Recently my husband, my two sons and I spent a week in Mineral Wells, Texas. It might seem an odd place to stay, but we had just finished camping at Lake Whitney, and needed another place to go. We had considered going to Possum Kingdom Lake, but couldn’t really hunt down accommodations when we didn’t have our internet connection up and running. Mineral Wells is known for its mineral waters, which have been believed to have curative powers for well over a century. It also has a rich history and many interesting historical buildings.
We were stymied by the heavy rains of 2007, but we didn’t let that stop us from having our fun. We stayed at the Executive Inn in Mineral Wells, which is just a little outside of the main town. This motel actually had some very nice accommodations at a very low price per night, including satellite TV, high speed internet, a refrigerator and microwave oven, and free continental breakfast. On our first night we visited Bari’s Pasta and Pizza, and had a great time eating pizza and Baked Eggplant Florentine.
The hotel had a swimming pool, so my husband and boys had a great time swimming every day even if we couldn’t make it to Possum Kingdom State Park or Lake Mineral Wells State Park. We ate in our room most meals and saved a lot of money. There was a Wal-Mart nearby, so I was able to save money on groceries as well.
There are a lot of interesting sights in Mineral Wells. The first one we noticed was the Baker Hotel. Some people say that it’s haunted. It is definitely abandoned, and has been since 1973. It has been deteriorating since then, and has dozens of broken windows. Unfortunately there are no longer tours of the Baker due to a fire hazard, but you can look at the outside, take pictures and walk along the balcony.
Lake Mineral Wells State Park, which I mentioned, was our real destination. The park offers rock climbing, camping, boating, including boat rentals, and swimming, to name a few activities. We went hiking and we rented a pedal boat to go out on the lake. I found Lake Mineral Wells State Park to be the prettiest of all the Texas State Parks I’ve been to in a long time. There is also a trailway which begins northwest of Weatherford and continues on for twenty miles to the downtown district of Mineral Wells.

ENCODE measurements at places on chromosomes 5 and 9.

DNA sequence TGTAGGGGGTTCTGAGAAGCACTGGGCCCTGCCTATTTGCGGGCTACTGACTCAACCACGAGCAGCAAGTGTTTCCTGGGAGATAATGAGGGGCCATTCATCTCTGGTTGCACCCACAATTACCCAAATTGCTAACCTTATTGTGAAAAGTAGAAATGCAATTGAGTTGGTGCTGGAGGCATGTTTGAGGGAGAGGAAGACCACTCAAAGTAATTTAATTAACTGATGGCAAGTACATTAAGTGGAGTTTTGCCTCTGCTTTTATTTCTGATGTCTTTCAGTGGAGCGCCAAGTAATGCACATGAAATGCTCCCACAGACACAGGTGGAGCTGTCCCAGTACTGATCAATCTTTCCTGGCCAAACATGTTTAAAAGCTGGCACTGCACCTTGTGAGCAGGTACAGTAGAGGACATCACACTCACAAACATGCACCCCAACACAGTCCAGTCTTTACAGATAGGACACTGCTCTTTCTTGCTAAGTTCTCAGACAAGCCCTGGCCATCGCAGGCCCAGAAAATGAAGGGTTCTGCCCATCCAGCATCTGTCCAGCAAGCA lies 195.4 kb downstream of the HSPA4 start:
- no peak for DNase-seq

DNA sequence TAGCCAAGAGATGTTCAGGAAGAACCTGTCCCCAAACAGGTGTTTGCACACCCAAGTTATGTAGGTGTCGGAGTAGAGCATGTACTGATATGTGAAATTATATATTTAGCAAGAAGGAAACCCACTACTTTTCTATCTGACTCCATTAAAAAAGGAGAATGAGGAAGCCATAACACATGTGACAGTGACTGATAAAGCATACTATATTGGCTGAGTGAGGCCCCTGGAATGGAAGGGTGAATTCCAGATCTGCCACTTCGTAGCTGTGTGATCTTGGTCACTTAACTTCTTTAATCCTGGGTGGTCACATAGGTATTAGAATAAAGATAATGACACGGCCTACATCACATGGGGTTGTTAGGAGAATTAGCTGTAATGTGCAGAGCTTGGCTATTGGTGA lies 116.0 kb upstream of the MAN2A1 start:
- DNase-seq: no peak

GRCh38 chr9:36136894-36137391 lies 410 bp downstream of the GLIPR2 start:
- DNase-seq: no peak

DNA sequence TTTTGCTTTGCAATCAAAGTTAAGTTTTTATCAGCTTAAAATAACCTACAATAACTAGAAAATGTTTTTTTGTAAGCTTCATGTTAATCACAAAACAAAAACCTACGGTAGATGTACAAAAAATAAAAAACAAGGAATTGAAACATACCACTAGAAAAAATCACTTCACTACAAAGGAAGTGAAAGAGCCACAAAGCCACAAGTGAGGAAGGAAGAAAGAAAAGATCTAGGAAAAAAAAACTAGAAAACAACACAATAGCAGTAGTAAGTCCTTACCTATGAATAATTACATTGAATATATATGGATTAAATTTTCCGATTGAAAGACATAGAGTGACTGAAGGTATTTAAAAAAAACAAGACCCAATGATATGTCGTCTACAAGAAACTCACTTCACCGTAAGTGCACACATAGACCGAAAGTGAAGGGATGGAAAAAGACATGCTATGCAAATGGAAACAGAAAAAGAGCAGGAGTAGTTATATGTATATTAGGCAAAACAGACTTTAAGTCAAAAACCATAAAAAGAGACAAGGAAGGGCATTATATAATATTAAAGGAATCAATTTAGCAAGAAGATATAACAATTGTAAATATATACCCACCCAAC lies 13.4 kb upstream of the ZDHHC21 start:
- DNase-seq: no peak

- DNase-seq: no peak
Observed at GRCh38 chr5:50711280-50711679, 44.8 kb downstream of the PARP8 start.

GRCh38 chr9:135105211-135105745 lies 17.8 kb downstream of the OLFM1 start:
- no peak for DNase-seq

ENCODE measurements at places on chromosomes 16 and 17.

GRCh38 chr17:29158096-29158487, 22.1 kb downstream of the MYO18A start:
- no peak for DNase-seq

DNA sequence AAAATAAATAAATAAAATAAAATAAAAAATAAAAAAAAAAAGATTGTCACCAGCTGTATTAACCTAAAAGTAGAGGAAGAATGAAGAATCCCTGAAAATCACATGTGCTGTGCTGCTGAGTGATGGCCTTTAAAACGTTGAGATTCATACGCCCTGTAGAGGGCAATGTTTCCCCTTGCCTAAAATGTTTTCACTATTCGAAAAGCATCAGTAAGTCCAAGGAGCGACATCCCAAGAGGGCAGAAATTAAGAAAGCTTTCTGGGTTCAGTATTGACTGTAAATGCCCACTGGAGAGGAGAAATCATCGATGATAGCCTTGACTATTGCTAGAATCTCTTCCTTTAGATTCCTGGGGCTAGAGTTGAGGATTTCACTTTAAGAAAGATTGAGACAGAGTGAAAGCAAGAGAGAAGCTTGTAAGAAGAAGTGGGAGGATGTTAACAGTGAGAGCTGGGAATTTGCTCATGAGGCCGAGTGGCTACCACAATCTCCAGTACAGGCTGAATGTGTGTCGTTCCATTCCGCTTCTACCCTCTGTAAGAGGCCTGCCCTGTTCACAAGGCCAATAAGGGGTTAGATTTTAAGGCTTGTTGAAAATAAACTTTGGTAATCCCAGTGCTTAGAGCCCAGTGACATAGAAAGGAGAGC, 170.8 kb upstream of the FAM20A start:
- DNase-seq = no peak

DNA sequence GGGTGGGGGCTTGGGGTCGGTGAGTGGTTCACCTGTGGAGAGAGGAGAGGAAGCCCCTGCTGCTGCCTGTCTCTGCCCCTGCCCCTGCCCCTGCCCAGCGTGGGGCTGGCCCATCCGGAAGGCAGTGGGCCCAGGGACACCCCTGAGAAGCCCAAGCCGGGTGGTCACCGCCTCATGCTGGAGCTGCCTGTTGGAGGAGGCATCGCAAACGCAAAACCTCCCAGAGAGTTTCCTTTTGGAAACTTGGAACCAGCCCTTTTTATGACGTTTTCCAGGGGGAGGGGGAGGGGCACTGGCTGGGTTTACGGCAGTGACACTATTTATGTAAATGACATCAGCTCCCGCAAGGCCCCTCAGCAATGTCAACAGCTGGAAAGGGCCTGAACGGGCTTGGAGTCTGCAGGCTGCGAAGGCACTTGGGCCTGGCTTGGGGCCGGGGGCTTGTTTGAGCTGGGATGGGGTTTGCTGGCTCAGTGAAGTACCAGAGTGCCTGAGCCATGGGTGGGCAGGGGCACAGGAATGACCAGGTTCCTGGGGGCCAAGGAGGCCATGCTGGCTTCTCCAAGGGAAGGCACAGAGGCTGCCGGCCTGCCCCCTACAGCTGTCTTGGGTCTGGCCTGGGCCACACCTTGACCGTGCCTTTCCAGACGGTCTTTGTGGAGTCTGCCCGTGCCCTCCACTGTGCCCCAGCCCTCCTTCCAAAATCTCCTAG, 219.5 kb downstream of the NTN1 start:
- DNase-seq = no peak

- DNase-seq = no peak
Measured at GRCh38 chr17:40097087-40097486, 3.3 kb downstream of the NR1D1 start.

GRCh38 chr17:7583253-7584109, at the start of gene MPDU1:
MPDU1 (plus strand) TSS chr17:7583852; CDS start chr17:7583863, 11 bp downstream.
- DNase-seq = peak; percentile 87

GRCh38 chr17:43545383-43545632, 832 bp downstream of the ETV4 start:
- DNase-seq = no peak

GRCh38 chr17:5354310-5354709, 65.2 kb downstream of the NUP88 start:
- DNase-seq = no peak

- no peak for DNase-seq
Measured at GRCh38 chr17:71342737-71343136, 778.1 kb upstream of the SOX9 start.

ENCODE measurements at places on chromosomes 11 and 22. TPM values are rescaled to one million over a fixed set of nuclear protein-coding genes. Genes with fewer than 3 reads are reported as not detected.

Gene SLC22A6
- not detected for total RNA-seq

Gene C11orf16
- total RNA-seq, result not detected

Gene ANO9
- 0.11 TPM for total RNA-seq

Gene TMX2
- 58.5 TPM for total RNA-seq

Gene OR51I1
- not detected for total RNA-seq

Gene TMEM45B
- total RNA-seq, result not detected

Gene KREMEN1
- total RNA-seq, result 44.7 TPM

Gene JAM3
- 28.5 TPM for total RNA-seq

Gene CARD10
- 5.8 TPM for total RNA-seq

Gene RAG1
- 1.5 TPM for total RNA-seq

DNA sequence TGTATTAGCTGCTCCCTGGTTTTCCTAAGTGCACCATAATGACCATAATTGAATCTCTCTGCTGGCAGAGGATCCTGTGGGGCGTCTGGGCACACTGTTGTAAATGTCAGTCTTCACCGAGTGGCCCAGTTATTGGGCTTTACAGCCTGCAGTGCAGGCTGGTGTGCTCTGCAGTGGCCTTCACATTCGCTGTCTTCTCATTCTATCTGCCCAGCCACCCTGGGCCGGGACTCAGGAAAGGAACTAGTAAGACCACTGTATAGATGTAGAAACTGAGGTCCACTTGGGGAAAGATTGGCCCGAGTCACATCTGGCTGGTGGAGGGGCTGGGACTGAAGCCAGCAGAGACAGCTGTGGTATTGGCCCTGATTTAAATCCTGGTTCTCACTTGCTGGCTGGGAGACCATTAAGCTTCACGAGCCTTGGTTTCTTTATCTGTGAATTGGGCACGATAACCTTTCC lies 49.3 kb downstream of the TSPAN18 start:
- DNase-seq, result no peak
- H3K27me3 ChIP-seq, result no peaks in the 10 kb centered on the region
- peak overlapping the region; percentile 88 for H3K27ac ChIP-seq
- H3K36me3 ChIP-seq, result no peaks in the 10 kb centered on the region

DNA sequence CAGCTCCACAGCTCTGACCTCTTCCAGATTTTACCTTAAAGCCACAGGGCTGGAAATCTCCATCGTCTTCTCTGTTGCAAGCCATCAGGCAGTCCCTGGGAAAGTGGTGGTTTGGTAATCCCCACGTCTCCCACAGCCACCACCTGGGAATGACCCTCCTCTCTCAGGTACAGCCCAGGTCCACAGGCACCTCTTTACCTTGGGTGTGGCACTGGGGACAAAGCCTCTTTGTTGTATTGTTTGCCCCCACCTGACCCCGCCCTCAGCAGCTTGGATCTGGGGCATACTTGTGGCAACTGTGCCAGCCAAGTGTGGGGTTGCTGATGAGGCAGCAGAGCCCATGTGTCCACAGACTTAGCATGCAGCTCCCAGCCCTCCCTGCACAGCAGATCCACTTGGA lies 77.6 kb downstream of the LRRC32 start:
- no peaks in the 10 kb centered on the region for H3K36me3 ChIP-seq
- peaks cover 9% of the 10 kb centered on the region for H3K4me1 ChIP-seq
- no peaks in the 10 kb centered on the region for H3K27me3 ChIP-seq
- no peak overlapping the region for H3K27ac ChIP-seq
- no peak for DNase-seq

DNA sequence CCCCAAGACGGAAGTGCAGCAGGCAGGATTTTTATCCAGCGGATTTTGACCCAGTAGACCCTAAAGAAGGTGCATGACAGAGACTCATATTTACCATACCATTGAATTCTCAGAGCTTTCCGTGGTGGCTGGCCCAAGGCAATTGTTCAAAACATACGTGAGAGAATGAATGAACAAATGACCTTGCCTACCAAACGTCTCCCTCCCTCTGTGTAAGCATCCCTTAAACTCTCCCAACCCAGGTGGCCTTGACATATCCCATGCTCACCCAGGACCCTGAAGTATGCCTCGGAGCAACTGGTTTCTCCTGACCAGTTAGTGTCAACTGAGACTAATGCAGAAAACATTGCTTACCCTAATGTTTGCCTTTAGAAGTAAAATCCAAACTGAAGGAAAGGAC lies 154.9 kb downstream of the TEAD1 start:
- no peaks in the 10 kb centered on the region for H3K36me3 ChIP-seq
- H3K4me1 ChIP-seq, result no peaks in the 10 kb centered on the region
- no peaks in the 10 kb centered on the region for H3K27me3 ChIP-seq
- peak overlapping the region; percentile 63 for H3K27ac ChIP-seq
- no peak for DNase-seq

Possum Kingdom State Park was a bit more of a drive. I had heard that the lake itself was very pretty, but I wasn’t as impressed with the park itself. It seemed every time we went out that way we were hit with rain, so it was a bit difficult to do our sightseeing and outdoor activities. The cabins which are advertised for $75 and up per night turned out to be made of cinderblock painted green, and I wasn’t impressed with them. The screened in shelters were more rustic, although they offered fewer amenities, and left you at the mercy of the weather and the bugs. That ultimately had been the reason why we bailed out of Lake Whitney. It’s always easier to get into Lake Whitney because they have more shelters than other parks, but the park is a little older than the others, so it’s better to get into Lake Mineral Wells if you can set up your reservation three weeks in advance.
We also visited the Mineral Wells Chamber of Commerce, which had some suggestions as to other interesting places to visit. We checked out the Famous Water Company, which has a lovely garden attached to it. It is home of the Dismuke’s Pronto-Lax promotional mineral water bottle, which is in front of the building. Dismuke struck us as a horrible name for the product, but we discovered that it was so named because Ed Dismuke had been purportedly rescued from certain death by bathing in and drinking the water every day until he was 97 years old.
The Rock School Museum is what remains of the Rock Schoolhouse, which was built in 1886 and operated for nearly 100 years. It was the first public school in Mineral Wells. We also found a natural stone amphitheater, which was erected in 1937 by the WPA. This is directly off of the Rock School Museum, which is next to the historic High School, and the Creative Arts Center.
Mineral Wells is also home to the Goodnight-Loving Trail, whose story inspired the Lonesome Dove series of novels by Larry McMurtry. Established in 1867 by cattlemen Oliver Loving and Charles Goodnight, the Goodnight-Loving Trail blazed straight through Comanche territory. Their daring venture to drive two thousand head of cattle across some of the most desolate and dangerous terrain in the country was an amazing success.
Mineral Wells is just a short drive from Lake Possum Kingdom State Park. It’s about a two hour drive from Lake Whitney State Park, and about an hour and a half from the Dallas/Fort Worth Metroplex.